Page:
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Issue Number : 15 - Happy 2002, Order Catalog, Book Releases, Projects
Happy 2002, Order Catalog, Book Releases, Projects
Issue #15 - February 6, 2002
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IT'S BEEN A WHILE
It's been a while since the last mailing. Although there isn't a great deal that's new just at the moment, I thought it was time to put out something to the list, if just to show that it is still active. Have you ever noticed that nothing can happen all week, and then when three things happen they all do so at once? Or that if the phone rings once in a morning with the call you've been waiting for, it will be during the 30 seconds in which you step outside to get something from the car. Last year was a bit like that. In a Murphyesque kind of way, just about everything that could happen to interfere with my writing did happen, culminating with a bout of bronchitis that hit over Christmas (which should teach me not to go around telling everyone in future that I never get sick, but it probably won't). I'm only now just beginning to feel normal again. So it wasn't the most productive of years?but then there has to be a lowest somewhere. On the good side, things seem to be picking up again, and I'm anticipating that this palindromic year of 2002 will be more lively
In the last letter, September, I described the horror story we experienced in moving the web site to a different host as a prelude to adding a shopping cart and credit-card-processing, which never came remotely close to happening. But I did give the assurance that, not to be deterred, we would be having another crack at it, and accordingly we've been looking at shopping cart software. Some of the things that turned up were truly astounding: systems that would only accept US-formatted addresses?thereby excluding 95% of the world's population; another that adds the shipping cost before any customer data has been entered?assuming US rates, again because it apparently never occurred to the programmer that anyone might want to send anything elsewhere. The upshot is that we're seriously contemplating writing our own. And this seems silly, since the requirement really is absurdly simple. If anyone has any suggestions of available products that seem competently conceived and implemented, by all means let me know. In the newsletter of last July, I rashly predicted that we should see the system up and running in about a month. This time I'm not saying anything.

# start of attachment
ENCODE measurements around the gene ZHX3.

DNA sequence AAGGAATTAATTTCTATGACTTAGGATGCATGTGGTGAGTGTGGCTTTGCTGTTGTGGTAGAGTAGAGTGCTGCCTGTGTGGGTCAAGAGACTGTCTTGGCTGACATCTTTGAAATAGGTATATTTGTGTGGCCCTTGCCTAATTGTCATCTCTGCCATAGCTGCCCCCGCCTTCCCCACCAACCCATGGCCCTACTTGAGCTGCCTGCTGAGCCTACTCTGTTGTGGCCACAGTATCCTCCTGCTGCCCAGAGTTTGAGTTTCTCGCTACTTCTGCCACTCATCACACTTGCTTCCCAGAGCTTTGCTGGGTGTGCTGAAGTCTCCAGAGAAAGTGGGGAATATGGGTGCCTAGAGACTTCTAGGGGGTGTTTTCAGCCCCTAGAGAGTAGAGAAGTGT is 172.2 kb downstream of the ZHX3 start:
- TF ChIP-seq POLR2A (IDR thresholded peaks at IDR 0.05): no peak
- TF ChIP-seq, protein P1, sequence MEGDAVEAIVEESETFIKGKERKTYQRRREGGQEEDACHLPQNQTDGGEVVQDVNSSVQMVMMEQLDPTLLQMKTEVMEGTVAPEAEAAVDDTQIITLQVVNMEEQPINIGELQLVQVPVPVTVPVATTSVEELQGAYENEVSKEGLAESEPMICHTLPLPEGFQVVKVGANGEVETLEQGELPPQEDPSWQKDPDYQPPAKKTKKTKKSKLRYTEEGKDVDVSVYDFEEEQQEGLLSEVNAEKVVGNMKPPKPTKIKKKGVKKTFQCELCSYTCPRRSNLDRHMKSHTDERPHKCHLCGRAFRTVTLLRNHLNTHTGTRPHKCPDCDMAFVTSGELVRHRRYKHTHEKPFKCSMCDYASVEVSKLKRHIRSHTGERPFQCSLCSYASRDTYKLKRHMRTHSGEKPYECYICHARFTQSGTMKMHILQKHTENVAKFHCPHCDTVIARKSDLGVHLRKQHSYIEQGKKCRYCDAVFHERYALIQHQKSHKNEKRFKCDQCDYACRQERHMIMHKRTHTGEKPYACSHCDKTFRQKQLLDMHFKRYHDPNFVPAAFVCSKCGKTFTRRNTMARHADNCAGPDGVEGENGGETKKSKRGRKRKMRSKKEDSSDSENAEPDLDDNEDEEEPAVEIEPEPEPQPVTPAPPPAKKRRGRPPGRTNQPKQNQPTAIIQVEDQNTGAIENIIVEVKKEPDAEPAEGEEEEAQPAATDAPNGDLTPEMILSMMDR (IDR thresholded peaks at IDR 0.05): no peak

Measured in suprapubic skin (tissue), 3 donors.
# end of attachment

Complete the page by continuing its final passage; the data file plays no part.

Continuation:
Releases, October 2001
The Legend That Was Earth -- Earth divided over powerful, self-serving interests that are selling out to exploitative aliens leads to direct conflict against seemingly impossible odds. But there are other ways to win.
Baen Books paperback, 503 pp., ISBN 0-671-31840-3 $7.99 U.S. (Original hardback released October, 2000)
Martian Knightlife -- Containing two connected stories featuring Kieran Thane, "The Knight." An intended break for some rest and relaxation on Mars leads to trouble involving a scientist double-crossed by his own alter ego, and the threatened destruction of what might be the most exciting archeological discovery of all time.
Baen Books Hardback, 278 pp. ISBN 0-671-31844-6 $22.00 U.S. Reader reactions have been enthusiastic, looking forward to more in the series which it's hoped will follow.
Past Imperfect -- DAW anthology of time travel stories, edited by Martin Greenberg and Larry Segriff,
314 pp., ISBN 0-7564-0012-0 $6.99 U.S. Contains a new short story, "Convolution".
Silicon Dreams -- DAW anthology of robot and Artificial Intelligence stories, edited by Martin Greenberg and Larry Segriff, 319 pp.,
ISBN 0-7564-0018-X $6.99 U.S. Contains a new short story, "Take Two".
Code of the Lifemaker -- A race of sentient, naturally evolving robots theorize that a godlike intelligence that was not machine must have created the first machine. And then humans show up.
Baen Books paperback, scheduled for release March 2002. ISBN 0-7434-3526-5, 471pp. $6.99 U.S. (Original Del Rey hardback, June 1983)
Sequel to Cradle of Saturn. Again, slowed down by my deciding on a full rewrite of the first 100 pages. Now picking up and moving.
Later, in the works: Truth Under Tyranny, nonfiction look at repressive science, that many readers are asking about. Also, a third collection along the lines of Minds, Machines & Evolution, and Rockets, Redheads & Revolution, tentatively to be called, Chaos, Catastrophism, and Convolution. But don't ask me for a date on this one.
For more details of all the above, see the "What's New" page.
Yours truly is privileged be Guest of Honor at Willycon, Wayne, Nebraska, April 5-8. Also Special Guest at the Oasis convention, Orlando, Florida, in May 24-26. Again, details on the "What's New" page.
BULLETIN BOARD TOPICS
The BB has suffered too, and I've had a spate of e-mails asking when it will be active again. Well, it is. Recent items posted include:
- Weird things that SF writers get asked by readers
- The real victims of Chernobyl. Hysteria and bad science killed far more than the accident did.
- Economics students protesting against dogmatism divorced from economic reality.
More soon on experiments that contradict Relativity and gravity as a byproduct of the electrical nature of matter.
For Previous Mailings, see the mail archive.
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James P. Hogan